Harare Sunshine Group – Waste to Everyone, Money to Us

“We started with clean up campaigns in Mabvuku, where I grew up. We can clean today, but the next day the streets would be littered again. Soon we realized that this was not sustainable, we had to do more”, says Ronald Mubaisa, a co-founder of Harare Sunshine Group.

After a while, Ronald and his team realized that their efforts were not yielding their desired results. On the internet, they found a group of youth who turned an entire street in Germany into a green street. Inspired from the German initiative, Ronald and his team wrote a proposal to the City of Harare of doing something similar in their city. In 2013, they signed a memorandum of understanding with the city.
The plan was to plant vegetation along the street and harvest water from the buildings or exploit the underground river, which flows beneath the street. They researched on how best the initiative could come to fruition. They even wrote to Harvard University for their support about the initiative, and thee University promised to confer with honorary degrees if they succeeded.

Success was clearly on the horizon for the group, with a promise of funding from the Japan International Cooperation Agency (JICA). The City of Harare expressed a desire to manage this fund on behalf of the group, saying that they were too young at 27 years of age. Unfortunately JICA did not agree on this, since they stated that the project could not come to fruition.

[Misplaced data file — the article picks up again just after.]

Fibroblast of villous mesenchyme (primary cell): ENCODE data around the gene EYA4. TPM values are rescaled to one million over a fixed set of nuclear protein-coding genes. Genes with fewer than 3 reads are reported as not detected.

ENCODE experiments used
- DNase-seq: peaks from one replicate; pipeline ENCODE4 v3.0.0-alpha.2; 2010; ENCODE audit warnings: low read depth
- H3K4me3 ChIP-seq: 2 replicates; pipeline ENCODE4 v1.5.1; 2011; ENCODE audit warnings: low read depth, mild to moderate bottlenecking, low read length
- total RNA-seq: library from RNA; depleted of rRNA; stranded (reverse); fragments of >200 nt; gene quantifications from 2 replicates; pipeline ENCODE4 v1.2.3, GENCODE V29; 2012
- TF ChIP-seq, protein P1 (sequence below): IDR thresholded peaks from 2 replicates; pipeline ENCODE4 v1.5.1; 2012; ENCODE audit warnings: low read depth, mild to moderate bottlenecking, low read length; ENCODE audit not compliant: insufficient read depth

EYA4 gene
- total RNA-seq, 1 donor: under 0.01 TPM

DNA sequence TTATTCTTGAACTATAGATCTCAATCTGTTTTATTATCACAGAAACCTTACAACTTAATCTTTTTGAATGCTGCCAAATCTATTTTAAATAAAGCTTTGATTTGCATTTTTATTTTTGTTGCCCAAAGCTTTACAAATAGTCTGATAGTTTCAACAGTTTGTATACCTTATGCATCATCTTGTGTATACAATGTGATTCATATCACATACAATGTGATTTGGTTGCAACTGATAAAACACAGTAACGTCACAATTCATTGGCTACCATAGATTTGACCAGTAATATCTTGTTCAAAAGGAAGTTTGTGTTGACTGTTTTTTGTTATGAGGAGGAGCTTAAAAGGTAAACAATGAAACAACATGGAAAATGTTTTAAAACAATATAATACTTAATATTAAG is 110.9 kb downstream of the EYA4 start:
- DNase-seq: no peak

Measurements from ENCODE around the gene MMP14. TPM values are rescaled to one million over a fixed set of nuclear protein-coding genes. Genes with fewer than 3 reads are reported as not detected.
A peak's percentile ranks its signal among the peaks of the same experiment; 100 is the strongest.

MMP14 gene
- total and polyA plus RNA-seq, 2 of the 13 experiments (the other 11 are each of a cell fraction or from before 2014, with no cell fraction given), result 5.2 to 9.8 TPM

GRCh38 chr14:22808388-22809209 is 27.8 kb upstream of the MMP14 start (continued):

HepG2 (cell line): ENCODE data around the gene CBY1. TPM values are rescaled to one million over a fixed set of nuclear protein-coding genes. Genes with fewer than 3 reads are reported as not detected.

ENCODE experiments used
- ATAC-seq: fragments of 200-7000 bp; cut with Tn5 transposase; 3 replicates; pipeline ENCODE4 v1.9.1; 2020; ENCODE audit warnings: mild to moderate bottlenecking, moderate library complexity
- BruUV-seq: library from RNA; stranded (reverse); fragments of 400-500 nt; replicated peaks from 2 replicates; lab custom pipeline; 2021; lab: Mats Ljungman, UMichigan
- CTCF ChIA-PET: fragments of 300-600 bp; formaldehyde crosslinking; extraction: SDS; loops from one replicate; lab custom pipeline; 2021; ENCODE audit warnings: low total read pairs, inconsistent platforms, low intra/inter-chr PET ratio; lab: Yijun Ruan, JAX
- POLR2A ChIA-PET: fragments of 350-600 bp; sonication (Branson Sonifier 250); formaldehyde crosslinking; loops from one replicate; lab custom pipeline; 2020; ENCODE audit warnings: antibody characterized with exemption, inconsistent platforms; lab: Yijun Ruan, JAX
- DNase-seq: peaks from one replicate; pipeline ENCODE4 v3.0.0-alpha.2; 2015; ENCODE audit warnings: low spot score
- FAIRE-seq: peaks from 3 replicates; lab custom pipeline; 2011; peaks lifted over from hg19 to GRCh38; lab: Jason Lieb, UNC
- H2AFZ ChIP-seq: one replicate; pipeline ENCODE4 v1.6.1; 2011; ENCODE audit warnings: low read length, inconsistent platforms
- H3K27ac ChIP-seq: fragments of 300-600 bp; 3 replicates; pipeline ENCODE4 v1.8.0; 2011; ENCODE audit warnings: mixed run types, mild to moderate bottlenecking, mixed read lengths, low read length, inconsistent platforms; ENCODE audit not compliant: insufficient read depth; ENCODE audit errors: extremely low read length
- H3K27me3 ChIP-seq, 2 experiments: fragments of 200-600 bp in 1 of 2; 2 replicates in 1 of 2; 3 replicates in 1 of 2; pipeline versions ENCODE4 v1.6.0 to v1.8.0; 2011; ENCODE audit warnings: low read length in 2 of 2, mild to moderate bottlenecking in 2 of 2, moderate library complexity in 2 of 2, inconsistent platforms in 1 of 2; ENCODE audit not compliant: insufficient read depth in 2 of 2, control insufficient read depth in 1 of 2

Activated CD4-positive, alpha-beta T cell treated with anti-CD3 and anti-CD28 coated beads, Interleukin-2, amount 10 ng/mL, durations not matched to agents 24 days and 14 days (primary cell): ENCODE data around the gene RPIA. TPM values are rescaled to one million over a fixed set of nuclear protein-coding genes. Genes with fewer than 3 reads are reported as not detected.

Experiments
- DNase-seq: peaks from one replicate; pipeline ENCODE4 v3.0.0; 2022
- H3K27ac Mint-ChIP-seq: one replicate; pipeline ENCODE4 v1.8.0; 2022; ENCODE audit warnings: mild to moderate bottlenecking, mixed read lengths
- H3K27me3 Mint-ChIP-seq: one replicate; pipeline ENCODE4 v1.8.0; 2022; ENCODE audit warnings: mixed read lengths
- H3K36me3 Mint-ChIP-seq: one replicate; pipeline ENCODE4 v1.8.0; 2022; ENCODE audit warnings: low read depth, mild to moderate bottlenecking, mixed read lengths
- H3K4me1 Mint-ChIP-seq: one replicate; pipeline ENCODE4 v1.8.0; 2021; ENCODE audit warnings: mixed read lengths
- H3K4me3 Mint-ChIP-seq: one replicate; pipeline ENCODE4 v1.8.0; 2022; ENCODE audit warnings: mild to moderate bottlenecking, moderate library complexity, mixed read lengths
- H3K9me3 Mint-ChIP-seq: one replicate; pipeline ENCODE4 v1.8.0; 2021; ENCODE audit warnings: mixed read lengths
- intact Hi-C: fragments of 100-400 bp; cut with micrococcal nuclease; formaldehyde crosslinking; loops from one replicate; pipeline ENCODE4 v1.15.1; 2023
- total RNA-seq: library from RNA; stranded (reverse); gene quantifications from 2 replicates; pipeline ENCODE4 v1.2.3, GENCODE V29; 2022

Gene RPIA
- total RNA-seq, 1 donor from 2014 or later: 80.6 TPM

“We had put everything into this project. Although we were disappointed, we agreed not to give up on the environment”. – explains Ronald

Afterwards, Ronald and his team decided to volunteer and to clean up during the annual Harare Agricultural Show. This show  attracts over two hundred thousand people per year and generates massive volume of waste. Without any funding, the team found enthusiastic volunteers who came in support of this noble cause.

“During the clean up of the Harare Agricultural Show grounds, we realized that for a decade, a lot of waste had piled up at the show grounds. In 2015, we proposed to recover all recyclable materials which had been collected over time”. – adds Ronald.

Although skeptical, the authorities gave the group a chance. The team (now 13 members) recovered recyclable waste which they sold it to local recycling companies. Within a year and a half, the entire mountain of waste had been cleared. In appreciation, the authorities, gave the group the piece of land which had been occupied by waste.

The group received funding from the Germany embassy, has traveled to Stockholm for a case study and built its waste transfer station. The business was growing, scope of operation widened to include biodegradable. They now have spaces in Mabvuku and Budiriro and are working on establishing an additional space in Epworth.

“None of us had every undertaken environmental studies or learnt something at the University. All of this has been learning by doing on the ground. Our vision is that in order to make the environment green again, the business must be profitable and self-sustaining”, – concludes Ronald.

Photo credits: Susan Madodo

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